BOOKS: Scarlett Saves Her Family

From ANIMAL PEOPLE, September 1997:

Scarlett Saves Her Family
by J.C. Suares & Jane Martin
Simon & Schuster (1230 Avenue of the Americas,
New York, NY 10020), 1997.
96 pages, 50 photos, $20 hardcover.

You probably know the story of Scarlett ––the
New York alley cat, featured in People and elsewhere,
who on March 29, 1996 made five trips into a burning
building to save her kittens. Scarlett suffered severe
burns, but was rescued in turn,. with her family, by firefighter
David Giannelli. Scarlett and four kittens were
restored to health and placed for adoption by the North
Shore Animal League. The fifth kitten succumbed to panleuopenia,
an airborne virus that probably compounded
the after-effects of smoke inhalation.


Scarlett Saves Her Family is an illustrated souvenir
of the event. As well as the story of Scarlett, it
includes a foreword by Giannelli, who was already noted
for animal rescues. It might be compared to the book that
made Smokey the Bear famous after New Mexico firefighters
in 1950 rescued a cub who resembled the cartoon
bear the U.S. Forest Service had used since 1944 to warn,
“Only You Can Prevent Forest Fires.”
North Shore Animal League publicist Marge
Stein hopes Scarlett Saves Her Family will enjoy comparable
success: Smokey was the most popular animal at the
National Zoo until his death in 1976, and his grave, near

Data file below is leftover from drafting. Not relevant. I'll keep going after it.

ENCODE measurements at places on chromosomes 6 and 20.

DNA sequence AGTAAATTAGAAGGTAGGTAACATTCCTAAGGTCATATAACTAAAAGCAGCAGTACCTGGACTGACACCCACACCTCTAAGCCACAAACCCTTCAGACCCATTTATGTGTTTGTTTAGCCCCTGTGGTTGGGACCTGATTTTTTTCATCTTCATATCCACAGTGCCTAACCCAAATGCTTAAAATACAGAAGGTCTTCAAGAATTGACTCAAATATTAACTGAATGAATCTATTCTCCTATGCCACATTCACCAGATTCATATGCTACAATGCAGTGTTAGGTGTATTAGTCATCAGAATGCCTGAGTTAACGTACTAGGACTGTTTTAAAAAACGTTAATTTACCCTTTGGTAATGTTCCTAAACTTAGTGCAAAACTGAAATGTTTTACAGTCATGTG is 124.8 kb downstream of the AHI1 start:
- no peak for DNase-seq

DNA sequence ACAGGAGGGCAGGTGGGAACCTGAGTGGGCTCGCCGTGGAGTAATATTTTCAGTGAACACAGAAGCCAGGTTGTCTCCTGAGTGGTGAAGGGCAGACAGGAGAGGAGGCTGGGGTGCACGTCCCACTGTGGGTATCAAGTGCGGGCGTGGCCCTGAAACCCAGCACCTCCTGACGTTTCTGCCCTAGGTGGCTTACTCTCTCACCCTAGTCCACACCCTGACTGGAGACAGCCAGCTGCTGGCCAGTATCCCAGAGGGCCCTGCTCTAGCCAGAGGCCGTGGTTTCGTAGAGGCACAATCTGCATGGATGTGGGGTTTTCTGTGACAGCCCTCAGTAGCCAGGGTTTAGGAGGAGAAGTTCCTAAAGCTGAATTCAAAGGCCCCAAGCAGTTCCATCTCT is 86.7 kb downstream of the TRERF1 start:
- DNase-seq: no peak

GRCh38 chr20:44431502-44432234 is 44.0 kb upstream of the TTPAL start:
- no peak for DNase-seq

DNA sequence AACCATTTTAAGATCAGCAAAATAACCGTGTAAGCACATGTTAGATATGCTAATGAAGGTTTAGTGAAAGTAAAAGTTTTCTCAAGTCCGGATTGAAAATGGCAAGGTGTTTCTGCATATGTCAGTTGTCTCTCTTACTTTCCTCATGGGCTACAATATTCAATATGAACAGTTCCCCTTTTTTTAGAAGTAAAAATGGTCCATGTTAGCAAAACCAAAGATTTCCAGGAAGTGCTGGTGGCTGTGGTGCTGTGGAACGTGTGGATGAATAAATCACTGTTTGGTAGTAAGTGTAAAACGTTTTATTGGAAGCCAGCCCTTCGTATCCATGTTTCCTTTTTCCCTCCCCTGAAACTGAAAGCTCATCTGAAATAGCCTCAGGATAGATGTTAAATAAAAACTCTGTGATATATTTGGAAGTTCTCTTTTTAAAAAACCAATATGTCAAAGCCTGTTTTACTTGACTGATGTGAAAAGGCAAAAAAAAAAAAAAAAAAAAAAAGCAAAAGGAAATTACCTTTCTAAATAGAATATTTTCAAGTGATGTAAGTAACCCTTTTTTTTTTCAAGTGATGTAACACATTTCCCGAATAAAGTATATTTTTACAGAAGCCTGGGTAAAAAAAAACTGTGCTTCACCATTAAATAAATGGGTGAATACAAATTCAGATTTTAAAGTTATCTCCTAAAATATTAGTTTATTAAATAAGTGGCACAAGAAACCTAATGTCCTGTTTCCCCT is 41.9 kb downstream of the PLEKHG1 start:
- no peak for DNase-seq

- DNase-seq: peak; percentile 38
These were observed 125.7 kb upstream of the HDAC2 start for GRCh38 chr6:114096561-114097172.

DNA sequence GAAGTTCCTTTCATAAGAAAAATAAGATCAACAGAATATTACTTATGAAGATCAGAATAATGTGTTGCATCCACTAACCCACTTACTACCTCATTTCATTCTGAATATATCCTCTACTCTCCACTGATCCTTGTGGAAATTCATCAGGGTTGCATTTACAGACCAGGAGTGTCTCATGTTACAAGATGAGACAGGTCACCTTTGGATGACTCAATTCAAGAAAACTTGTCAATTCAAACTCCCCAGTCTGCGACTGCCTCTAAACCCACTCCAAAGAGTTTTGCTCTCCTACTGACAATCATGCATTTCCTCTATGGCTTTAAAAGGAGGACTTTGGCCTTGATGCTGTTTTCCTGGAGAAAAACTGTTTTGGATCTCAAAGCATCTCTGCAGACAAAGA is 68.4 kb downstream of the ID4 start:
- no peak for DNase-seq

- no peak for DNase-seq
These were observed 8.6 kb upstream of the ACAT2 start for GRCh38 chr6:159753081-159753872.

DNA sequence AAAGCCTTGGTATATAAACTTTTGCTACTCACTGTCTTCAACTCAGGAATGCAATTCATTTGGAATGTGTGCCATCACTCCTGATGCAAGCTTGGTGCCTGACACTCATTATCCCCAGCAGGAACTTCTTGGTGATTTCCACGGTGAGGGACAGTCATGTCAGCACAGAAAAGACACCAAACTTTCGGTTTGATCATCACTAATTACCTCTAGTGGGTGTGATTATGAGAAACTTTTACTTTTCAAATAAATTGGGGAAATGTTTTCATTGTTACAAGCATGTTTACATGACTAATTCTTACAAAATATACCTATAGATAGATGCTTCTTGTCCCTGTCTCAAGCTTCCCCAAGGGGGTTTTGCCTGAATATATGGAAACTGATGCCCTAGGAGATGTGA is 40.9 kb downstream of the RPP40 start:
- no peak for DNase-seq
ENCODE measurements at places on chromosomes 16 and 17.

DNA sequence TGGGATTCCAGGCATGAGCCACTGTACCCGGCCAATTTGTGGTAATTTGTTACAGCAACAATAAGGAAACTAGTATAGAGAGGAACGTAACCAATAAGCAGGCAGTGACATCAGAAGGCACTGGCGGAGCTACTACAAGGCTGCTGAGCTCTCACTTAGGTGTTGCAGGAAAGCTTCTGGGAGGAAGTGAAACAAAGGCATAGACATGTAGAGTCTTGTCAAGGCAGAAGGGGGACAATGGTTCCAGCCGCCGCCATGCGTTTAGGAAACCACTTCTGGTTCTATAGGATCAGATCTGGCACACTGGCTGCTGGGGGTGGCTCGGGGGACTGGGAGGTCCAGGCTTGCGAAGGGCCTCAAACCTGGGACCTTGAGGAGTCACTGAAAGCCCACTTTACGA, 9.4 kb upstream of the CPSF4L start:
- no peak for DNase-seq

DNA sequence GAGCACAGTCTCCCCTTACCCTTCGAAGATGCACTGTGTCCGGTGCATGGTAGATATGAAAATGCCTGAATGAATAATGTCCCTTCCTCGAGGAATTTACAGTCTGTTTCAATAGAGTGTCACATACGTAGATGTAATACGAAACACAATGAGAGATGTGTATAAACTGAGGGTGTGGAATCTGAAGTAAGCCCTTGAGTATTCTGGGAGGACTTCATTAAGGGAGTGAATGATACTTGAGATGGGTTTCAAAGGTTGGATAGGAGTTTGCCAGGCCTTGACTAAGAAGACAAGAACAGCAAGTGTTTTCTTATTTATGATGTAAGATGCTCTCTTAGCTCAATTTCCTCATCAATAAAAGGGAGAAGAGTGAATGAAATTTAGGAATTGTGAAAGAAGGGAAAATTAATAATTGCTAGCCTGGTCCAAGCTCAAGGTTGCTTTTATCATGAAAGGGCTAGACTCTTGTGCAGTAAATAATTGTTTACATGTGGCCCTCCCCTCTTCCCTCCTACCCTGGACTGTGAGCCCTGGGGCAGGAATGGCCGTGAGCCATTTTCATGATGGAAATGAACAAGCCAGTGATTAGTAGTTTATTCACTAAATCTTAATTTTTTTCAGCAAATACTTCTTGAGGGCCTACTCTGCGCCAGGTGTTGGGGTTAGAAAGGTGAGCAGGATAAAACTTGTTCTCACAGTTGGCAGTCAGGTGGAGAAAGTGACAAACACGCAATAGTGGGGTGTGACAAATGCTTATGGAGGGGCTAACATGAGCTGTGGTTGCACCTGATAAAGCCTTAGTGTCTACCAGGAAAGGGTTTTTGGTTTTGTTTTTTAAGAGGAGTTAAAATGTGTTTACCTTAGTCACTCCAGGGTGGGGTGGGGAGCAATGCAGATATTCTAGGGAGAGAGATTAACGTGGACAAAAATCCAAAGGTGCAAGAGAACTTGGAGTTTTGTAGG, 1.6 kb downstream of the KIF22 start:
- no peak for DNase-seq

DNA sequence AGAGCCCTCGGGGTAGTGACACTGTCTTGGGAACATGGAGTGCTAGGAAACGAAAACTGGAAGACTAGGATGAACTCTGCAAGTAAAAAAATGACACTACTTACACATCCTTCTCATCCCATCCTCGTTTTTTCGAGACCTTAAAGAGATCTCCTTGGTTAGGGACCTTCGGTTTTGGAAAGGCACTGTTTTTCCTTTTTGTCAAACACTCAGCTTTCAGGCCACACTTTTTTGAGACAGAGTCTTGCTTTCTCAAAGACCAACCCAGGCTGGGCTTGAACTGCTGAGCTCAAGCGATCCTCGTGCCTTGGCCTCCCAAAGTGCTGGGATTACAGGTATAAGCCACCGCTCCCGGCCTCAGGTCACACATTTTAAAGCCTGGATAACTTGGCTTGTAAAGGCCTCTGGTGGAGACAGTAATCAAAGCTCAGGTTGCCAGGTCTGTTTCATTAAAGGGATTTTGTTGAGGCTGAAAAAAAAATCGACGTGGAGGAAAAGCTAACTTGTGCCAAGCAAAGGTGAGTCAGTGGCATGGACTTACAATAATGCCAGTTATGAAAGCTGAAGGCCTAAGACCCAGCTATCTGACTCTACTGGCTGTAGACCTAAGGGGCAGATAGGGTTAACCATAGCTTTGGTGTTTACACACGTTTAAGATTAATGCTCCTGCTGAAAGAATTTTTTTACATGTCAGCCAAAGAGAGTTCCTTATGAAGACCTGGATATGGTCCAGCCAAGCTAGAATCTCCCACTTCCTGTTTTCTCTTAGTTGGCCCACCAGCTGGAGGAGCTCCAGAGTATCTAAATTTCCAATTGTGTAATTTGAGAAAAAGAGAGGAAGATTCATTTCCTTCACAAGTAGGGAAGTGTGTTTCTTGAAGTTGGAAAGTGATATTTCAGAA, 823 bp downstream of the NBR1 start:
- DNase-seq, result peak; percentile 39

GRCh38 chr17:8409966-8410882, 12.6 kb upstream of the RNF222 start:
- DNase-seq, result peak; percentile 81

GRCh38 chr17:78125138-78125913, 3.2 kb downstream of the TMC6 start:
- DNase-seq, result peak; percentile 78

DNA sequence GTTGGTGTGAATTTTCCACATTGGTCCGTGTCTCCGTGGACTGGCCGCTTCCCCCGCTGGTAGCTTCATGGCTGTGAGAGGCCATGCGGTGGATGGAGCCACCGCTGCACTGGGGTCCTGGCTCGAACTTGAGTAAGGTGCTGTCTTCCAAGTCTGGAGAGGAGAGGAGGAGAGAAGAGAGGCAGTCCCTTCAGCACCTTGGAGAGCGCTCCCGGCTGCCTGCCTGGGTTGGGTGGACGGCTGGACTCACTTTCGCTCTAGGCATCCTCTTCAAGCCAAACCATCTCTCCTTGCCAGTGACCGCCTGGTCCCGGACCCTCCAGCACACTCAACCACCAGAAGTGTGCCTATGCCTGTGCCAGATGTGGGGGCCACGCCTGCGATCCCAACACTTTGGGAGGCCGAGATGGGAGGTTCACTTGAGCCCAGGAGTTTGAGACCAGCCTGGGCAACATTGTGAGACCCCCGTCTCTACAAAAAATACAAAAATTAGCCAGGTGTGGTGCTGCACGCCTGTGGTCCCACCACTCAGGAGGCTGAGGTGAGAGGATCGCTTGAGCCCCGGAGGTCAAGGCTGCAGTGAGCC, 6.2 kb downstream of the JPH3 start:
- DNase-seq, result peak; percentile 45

where he was rescued, remains a much-visited shrine.
Unfortunately, Giannelli et al missed the chance
to explain that animal rescue, for firefighters, is human
rescue too. Both human and animal lives could be saved
if more people understood that if a child is missing at the
scene of a blaze, odds are the child will be with the pet. If
a pet is left behind, people––especially children––may
dash back into a fire, attempting a rescue they are neither
trained nor equipped to accomplish.
Similar psychology applies to rescues of animals
from thin ice, which prevent human drownings, and from
high places, which prevent falls and the many electrocutions
that occur when aluminum ladders touch wires.
Giannelli and colleagues of Hook and Ladder
Company 175 have also saved many people, some of
whom he mentions, but while Scarlett and her kittens had
no other people, odds are good that in saving other ani

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